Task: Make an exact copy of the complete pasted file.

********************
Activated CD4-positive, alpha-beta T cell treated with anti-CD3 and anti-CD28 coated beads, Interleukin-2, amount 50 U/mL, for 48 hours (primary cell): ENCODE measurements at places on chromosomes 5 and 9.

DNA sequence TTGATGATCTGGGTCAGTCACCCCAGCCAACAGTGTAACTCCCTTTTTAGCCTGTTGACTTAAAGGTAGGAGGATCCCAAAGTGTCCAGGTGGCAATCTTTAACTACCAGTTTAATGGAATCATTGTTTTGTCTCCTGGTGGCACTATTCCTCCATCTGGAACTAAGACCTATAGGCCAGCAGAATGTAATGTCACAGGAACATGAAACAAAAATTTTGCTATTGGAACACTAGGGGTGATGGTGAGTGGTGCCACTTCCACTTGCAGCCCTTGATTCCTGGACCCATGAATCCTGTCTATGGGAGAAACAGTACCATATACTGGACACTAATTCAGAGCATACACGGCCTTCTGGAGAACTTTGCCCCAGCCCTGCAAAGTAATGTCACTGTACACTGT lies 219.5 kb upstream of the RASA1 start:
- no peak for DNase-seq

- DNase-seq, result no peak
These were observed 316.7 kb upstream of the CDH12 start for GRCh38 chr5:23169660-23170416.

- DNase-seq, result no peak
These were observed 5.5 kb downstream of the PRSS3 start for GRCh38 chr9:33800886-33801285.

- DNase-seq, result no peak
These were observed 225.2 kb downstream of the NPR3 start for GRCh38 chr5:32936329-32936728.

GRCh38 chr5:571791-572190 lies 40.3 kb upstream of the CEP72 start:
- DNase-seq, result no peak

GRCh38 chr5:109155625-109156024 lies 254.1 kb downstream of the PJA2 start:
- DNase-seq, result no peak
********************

Activated CD4-positive, alpha-beta T cell treated with anti-CD3 and anti-CD28 coated beads, Interleukin-2, amount 50 U/mL, for 48 hours (primary cell): ENCODE measurements at places on chromosomes 5 and 9.

DNA sequence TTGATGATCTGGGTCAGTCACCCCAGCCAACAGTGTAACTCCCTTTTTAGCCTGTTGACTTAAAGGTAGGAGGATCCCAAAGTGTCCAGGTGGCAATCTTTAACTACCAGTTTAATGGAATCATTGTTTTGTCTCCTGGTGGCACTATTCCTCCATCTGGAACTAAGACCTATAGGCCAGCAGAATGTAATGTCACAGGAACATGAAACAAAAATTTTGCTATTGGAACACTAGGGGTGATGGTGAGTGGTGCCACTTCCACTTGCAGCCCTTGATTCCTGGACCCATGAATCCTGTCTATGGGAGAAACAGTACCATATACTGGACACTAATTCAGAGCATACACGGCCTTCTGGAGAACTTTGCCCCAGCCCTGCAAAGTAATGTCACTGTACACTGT lies 219.5 kb upstream of the RASA1 start:
- no peak for DNase-seq

- DNase-seq, result no peak
These were observed 316.7 kb upstream of the CDH12 start for GRCh38 chr5:23169660-23170416.

- DNase-seq, result no peak
These were observed 5.5 kb downstream of the PRSS3 start for GRCh38 chr9:33800886-33801285.

- DNase-seq, result no peak
These were observed 225.2 kb downstream of the NPR3 start for GRCh38 chr5:32936329-32936728.

GRCh38 chr5:571791-572190 lies 40.3 kb upstream of the CEP72 start:
- DNase-seq, result no peak

GRCh38 chr5:109155625-109156024 lies 254.1 kb downstream of the PJA2 start:
- DNase-seq, result no peak